One instance of futility that Marlow stumbled upon was when his crew Ð²Ð‚Ñšcame upon a man-of-war anchored off the coast. There wasnÐ²Ð‚â„¢t even a shed there, and she was shelling the bushÐ²Ð‚Ñœ (11). Though someone on board assured Marlow that there were natives, Ð²Ð‚ÑšenemiesÐ²Ð‚Ñœ, there, Marlow highly doubts the reasoning behind the decision to Ð²Ð‚Ñš[shell] the bushÐ²Ð‚Ñœ.
Ð²Ð‚ÑšI came upon a boiler wallowing in the grassÐ²Ð‚Â¦an undersized railway truck lying there on its back with its wheels in the air. One was offÐ²Ð‚Â¦I came upon more pieces of decaying machinery, a stack of rusty nailsÐ²Ð‚Ñœ (12). The random useless equipment conveys ambiguity in the sense of the origins of these materials and the reasons why they are idle in the grass. All this unused equipment is ironic to the instance where Marlow needs rivets in order to repair his steamboat. There is an abundance of abandoned materials, yet when Marlow needs rivets, there are none to be found. This exemplifies how flawed the system in the Congo was, how wasteful and incongruous it was.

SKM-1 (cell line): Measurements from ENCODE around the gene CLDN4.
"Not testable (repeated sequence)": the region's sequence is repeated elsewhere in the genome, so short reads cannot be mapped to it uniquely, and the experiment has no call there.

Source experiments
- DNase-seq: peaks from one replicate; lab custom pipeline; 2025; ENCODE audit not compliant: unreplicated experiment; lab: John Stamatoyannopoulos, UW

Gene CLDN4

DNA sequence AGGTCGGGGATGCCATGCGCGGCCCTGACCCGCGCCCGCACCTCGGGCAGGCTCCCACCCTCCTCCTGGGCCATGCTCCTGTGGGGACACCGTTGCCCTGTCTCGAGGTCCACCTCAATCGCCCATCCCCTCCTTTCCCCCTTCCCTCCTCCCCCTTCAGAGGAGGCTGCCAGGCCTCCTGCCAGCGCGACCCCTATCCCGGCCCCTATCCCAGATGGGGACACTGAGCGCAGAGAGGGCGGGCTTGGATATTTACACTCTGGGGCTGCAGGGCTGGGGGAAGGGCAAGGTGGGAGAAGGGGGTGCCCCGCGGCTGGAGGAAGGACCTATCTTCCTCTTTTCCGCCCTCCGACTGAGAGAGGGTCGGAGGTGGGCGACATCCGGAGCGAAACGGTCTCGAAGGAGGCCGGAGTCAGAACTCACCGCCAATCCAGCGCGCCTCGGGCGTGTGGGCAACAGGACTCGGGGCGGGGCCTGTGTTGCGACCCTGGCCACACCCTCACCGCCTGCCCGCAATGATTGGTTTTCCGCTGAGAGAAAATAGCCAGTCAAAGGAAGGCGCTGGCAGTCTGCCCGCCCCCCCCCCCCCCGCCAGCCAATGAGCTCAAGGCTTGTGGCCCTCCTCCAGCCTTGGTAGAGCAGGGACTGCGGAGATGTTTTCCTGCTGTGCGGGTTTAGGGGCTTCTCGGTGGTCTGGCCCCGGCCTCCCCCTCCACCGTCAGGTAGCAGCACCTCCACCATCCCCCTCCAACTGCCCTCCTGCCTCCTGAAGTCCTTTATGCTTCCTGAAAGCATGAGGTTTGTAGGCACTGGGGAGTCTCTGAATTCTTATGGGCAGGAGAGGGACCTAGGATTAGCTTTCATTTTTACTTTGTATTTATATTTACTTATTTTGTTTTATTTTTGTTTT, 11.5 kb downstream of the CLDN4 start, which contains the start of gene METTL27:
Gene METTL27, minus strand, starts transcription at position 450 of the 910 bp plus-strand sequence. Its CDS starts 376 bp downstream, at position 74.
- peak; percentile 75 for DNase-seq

Ð²Ð‚Ñšthe stout man with mustaches came tearing down to the river, a tin pail in his hand, assured [Marlow] that everybody was Ð²Ð‚?behaving splendidly, splendidly,Ð²Ð‚â„¢ dipped about a quart of water and tore back againÐ²Ð‚Ñœ (20), with a hole in the bottom of his pail. Marlow views this event with astonishment at how silly of a manner problems are being addressed. Putting out a fire with a pail with a hole is just ridiculous. Moreover, when the pilgrims would stay up nights trying to shoot a hippopotamus, Marlow is astonished at this idleness of activity and considers Ð²Ð‚Ñšall this energy was wastedÐ²Ð‚Ñœ (25).